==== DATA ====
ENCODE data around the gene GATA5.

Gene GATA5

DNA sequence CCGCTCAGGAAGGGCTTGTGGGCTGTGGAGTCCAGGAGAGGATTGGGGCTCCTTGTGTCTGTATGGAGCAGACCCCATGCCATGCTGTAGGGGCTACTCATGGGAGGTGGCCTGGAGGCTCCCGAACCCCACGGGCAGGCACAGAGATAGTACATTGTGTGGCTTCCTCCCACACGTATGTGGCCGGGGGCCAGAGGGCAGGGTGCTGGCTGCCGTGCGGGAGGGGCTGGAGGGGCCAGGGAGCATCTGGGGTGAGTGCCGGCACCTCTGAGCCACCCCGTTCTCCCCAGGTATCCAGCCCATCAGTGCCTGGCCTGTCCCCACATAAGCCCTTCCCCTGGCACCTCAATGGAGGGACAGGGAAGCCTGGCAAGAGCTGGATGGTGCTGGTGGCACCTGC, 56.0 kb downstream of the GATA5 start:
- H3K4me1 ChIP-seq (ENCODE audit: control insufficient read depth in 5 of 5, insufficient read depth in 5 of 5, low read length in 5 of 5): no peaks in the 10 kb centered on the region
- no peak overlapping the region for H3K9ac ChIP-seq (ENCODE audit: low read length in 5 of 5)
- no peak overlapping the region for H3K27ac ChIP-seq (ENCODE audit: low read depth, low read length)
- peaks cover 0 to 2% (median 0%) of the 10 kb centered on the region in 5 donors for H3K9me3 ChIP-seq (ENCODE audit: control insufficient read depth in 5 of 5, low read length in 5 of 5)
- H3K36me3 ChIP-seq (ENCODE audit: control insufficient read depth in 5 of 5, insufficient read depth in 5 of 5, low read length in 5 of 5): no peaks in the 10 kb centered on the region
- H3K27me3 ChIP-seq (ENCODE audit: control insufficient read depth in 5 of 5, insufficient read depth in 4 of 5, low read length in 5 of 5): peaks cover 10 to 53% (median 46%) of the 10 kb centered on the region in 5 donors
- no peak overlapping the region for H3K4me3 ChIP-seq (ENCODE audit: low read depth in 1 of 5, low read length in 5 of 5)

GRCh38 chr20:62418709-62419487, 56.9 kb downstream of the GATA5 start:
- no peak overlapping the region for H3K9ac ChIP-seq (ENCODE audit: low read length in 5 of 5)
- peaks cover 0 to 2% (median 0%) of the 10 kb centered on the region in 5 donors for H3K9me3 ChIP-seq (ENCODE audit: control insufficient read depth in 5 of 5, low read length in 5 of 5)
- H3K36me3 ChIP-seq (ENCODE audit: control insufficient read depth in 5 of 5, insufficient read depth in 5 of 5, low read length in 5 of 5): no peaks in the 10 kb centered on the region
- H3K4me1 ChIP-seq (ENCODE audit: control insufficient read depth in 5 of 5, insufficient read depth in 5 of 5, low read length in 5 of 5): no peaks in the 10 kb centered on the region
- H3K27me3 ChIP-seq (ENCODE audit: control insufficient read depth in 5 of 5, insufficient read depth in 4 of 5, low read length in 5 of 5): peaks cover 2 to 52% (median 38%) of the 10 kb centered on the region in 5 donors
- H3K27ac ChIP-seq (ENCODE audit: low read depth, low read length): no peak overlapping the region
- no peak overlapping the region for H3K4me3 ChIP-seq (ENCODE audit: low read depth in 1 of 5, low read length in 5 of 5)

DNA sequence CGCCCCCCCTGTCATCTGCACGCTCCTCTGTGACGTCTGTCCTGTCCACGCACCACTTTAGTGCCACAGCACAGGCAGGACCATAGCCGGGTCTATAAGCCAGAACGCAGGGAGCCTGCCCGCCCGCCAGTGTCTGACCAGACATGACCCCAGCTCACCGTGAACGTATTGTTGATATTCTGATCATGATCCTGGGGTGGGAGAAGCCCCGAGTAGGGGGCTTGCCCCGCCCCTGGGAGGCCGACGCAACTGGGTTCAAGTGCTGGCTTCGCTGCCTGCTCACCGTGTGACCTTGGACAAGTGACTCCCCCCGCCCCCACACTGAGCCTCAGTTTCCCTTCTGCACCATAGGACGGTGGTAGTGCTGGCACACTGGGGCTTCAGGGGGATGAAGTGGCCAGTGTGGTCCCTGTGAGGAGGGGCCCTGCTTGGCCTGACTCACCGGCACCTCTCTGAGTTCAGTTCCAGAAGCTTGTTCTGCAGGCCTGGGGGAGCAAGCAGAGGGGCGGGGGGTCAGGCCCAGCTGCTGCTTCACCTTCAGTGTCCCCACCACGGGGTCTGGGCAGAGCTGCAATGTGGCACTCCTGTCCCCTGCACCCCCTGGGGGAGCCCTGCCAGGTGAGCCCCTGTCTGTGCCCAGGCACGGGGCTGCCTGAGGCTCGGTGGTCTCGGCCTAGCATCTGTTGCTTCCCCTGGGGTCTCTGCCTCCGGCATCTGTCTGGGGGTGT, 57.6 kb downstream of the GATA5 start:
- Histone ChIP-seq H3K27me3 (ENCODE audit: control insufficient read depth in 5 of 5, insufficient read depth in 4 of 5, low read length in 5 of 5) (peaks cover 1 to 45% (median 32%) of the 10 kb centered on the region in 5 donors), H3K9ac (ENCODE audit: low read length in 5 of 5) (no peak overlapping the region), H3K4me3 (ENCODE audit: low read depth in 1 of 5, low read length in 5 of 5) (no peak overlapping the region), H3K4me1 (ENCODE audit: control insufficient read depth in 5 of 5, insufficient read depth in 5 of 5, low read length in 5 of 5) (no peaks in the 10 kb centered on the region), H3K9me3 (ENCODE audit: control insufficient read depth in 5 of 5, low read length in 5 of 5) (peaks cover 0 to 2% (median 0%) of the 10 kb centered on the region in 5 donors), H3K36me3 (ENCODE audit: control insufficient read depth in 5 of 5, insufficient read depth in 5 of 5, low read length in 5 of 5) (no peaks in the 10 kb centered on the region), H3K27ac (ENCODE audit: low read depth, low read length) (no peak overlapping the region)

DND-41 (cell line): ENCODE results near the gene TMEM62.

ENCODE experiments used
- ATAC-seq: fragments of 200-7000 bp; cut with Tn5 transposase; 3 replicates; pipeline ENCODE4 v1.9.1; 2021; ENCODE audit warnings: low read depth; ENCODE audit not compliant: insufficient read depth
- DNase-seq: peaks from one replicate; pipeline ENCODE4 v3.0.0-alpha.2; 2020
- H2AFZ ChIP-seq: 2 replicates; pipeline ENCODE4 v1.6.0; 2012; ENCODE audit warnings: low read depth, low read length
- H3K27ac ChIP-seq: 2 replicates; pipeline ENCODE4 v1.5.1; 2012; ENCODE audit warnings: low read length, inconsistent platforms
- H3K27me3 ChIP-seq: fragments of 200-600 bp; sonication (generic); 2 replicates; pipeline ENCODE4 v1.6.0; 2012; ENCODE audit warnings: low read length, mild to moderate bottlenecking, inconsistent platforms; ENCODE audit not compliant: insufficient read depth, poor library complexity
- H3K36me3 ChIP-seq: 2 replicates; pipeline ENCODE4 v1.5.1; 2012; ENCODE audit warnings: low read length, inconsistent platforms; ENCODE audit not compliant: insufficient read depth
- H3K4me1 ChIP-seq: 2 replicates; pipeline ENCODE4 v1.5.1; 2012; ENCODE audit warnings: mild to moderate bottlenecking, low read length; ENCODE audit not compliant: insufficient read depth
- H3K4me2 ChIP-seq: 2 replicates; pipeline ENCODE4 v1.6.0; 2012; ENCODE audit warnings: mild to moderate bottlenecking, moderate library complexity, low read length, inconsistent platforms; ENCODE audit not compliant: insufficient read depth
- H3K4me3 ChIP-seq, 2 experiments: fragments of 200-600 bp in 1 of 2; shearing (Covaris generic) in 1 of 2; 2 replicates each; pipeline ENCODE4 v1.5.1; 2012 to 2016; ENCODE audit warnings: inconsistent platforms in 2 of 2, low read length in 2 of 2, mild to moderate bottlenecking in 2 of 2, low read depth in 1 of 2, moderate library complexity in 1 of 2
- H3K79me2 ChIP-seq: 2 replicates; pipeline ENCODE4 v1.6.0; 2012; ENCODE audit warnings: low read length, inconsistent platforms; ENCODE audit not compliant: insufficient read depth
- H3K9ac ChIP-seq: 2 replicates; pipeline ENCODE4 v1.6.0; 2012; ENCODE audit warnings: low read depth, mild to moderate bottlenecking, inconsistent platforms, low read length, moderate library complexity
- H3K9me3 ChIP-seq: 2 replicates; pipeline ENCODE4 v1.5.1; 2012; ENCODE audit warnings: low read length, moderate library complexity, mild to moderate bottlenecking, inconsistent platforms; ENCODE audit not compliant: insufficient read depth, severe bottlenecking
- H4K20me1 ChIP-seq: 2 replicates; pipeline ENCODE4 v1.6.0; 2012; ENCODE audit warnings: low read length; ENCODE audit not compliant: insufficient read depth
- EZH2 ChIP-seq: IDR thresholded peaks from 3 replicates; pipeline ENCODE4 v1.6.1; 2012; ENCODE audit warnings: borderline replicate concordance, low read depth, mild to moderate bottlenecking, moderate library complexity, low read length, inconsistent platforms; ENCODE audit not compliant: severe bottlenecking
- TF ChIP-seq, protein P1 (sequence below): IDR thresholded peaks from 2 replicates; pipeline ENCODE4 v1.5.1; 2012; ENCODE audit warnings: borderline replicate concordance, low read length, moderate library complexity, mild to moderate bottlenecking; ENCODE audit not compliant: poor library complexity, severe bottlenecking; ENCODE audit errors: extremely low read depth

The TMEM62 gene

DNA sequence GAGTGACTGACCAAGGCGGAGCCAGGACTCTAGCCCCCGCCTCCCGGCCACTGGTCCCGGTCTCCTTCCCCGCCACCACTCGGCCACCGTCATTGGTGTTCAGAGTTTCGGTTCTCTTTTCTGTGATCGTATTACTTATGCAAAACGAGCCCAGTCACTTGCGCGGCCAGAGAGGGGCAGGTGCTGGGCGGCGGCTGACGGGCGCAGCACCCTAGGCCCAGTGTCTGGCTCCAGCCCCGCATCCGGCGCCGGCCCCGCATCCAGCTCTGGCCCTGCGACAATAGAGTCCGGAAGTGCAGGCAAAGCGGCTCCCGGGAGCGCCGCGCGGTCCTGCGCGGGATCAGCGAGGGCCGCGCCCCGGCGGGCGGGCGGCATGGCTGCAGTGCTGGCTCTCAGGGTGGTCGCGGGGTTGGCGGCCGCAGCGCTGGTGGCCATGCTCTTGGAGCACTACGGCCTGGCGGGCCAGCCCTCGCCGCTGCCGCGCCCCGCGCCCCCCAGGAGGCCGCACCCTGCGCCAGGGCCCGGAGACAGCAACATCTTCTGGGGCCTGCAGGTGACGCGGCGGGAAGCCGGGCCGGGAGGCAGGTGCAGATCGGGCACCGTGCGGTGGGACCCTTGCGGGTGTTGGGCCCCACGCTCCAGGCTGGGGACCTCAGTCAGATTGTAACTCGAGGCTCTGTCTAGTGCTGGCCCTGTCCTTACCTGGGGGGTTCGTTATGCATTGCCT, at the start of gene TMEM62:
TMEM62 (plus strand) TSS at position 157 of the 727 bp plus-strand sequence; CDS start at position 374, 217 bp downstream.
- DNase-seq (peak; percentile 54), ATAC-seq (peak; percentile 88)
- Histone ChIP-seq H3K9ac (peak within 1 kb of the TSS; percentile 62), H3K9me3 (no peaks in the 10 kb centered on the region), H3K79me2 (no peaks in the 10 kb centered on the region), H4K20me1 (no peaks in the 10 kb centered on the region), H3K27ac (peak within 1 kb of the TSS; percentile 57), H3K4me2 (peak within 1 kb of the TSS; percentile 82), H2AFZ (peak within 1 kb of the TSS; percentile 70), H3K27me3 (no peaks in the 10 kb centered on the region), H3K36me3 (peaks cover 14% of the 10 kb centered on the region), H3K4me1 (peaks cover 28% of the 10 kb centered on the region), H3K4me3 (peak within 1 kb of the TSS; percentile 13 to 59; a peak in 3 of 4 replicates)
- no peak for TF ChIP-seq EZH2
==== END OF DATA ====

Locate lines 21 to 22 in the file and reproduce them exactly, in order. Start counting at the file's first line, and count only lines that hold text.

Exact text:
DND-41 (cell line): ENCODE results near the gene TMEM62.

ENCODE experiments used